Sara Cederberg looks at the now perennial “crisis of the humanities” and writes that one reason for the crisis is “the fact that there is no longer a case to be made for the cultivation of the soul.” If the humanities emerged as a project of national storytelling so that humanists were engaged in the “preservation and cultivation of the nation’s soul,” the turn to science as the dominant cultural force has left the humanities adrift.
It is well known that we are suffering a crisis in truth alongside hyper-partisanship and a massive loss of trust in public institutions. As part of that hyper partisan atmosphere, however, it is usually the case that everyone thinks it is only the “other” side that spreads lies and misinformation.
Hong Kong democracy was always a project rather than a reality. But the movement for democracy in Hong Kong had been gaining steam for a decade. With the unanimous vote by the Chinese National People’s Congress this week, the hope for democracy in Hong Kong has gone up in smoke. The increasingly totalitarian Chinese Communist Party is solidifying rule at home and mobilizing its people for a long-term confrontation with the West, especially with the United States.
I have joined The Academic Freedom Alliance (AFA) as a founding member. The AFA “is a non-profit organization whose members are dedicated to protecting the rights of faculty members at colleges and universities to speak, instruct, and publish without fear of sanction or punishment. We uphold the principles that are required if scholars are to fulfill their vocation as truth-seekers..."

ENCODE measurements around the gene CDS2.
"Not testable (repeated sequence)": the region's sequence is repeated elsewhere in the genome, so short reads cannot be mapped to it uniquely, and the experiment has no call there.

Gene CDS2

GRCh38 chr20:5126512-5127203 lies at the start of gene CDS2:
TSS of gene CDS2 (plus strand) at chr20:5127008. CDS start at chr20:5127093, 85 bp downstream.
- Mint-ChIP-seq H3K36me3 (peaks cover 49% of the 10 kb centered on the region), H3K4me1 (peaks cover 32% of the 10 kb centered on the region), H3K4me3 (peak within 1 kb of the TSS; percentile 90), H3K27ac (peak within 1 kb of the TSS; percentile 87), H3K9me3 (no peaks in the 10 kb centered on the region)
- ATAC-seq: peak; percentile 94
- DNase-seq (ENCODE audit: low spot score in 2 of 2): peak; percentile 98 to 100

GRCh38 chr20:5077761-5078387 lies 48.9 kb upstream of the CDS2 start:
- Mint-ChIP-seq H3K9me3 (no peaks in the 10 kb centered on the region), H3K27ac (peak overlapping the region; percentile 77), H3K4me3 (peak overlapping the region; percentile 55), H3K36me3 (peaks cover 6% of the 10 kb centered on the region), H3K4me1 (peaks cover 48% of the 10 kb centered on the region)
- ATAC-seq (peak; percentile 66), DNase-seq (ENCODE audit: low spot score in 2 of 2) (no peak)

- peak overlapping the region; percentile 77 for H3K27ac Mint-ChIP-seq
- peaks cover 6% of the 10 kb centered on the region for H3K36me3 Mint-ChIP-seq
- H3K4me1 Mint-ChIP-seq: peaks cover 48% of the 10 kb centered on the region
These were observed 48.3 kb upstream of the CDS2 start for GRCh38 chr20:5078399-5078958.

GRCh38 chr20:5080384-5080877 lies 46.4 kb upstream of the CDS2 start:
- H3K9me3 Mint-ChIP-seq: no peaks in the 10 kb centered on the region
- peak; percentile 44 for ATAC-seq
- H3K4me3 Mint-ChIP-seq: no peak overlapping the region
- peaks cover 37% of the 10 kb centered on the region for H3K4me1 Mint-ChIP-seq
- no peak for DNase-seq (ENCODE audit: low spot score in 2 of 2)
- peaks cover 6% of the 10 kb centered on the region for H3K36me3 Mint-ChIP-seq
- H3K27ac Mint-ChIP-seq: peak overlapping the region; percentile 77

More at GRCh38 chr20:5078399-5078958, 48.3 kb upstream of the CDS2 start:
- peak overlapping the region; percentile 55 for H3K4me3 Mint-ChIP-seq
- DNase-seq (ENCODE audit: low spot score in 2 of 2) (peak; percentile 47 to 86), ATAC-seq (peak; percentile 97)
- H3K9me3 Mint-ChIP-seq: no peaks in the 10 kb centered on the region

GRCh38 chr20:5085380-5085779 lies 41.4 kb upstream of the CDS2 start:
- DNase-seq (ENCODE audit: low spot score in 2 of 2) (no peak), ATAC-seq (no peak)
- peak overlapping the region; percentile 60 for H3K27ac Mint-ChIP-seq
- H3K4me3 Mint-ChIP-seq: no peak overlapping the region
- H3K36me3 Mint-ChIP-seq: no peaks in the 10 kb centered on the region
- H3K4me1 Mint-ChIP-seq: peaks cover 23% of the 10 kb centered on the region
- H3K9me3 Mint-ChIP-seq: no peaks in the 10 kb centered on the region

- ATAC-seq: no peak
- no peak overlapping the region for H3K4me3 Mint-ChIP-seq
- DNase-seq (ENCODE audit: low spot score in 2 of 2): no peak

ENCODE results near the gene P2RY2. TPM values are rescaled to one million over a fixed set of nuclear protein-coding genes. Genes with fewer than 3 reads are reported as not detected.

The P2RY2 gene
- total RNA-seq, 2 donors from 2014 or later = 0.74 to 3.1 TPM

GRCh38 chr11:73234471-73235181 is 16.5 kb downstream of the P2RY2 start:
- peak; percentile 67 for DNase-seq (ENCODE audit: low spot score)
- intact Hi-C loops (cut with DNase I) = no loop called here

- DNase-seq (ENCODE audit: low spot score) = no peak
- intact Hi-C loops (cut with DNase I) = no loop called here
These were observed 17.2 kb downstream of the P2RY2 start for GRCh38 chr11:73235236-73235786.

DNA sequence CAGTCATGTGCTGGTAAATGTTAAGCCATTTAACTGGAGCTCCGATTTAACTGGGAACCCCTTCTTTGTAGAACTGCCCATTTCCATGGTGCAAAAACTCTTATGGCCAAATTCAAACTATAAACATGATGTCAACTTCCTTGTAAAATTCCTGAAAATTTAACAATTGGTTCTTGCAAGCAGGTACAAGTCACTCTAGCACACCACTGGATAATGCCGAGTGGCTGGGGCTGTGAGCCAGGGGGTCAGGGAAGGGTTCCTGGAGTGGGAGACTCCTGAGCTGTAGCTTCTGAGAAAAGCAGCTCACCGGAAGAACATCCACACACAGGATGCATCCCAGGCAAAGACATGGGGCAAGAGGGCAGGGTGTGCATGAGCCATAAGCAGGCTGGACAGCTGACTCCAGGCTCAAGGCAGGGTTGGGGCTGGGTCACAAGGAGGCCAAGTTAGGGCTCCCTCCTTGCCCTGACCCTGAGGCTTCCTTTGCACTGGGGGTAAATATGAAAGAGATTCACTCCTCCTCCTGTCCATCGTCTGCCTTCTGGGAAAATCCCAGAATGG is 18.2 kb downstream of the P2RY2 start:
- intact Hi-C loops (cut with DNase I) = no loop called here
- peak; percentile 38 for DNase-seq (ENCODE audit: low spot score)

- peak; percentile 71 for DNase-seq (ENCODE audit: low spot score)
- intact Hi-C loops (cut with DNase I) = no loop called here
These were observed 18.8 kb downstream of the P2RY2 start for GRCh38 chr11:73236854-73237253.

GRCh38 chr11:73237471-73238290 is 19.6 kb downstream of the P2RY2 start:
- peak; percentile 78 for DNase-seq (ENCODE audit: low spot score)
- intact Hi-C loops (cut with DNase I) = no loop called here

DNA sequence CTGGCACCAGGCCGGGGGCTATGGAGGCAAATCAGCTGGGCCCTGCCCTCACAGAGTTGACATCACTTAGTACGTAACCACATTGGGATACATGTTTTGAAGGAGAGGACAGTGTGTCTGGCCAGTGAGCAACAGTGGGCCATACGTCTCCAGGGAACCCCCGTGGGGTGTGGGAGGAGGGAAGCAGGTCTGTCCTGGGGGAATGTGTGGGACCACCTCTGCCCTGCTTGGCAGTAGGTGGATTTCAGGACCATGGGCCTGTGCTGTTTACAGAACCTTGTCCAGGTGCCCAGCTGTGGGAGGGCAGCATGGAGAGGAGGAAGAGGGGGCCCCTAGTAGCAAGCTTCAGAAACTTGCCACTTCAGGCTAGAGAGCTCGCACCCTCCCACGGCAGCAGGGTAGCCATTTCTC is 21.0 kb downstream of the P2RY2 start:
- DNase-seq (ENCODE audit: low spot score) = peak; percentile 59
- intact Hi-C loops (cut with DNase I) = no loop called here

There is a widespread misconception that we are seeing a threat to democracy. More rightly, we are witnessing a democratic revolt against liberal-constitutional-limited government. The question, then, is how liberal-constitutional republics should react to threats from populist democratic movements. The general view at least in the United States is that constitutional democracies allow its critics—even its existential critics—the benefit of freedom of speech.
Hannah Arendt was skeptical of social science theories. Theorists, or problem solvers as she often referred to them, are people of “great self-confidence.” They are confident in the education and intelligence and they “pride themselves on ‘rational.’” Dedicated to rationality, they “were indeed to a rather frightening degree above ‘sentimentality’ and in love with ‘theory...'"
In what seems a fairly usual occurrence, two journalists and two professors were fired or prosecuted this week for running afoul of mainstream opinions or, in Poland, legally prohibited opinions. John McWhorter argues that firing a New York Times reporter for using the N-word to refer to the N-word and not as a slur obfuscates the difference between a slur and a taboo. Ben Cohen reports on the prosecution of Professors Barbara Engelking and Jan Grabowski in Poland.
The latest issue of Poetry Magazine, guested edited by poets Tara Betts and Joshua Bennett, focuses on work written by currently and formerly incarcerated poets, bringing a systematically suppressed chorus of voices to the forefront of the poetry community’s publishing landscape. Editor Tara Betts writes in her introduction to the issue, “The contributors, who are often no longer perceived as people in the non-incarcerated world, are indeed human.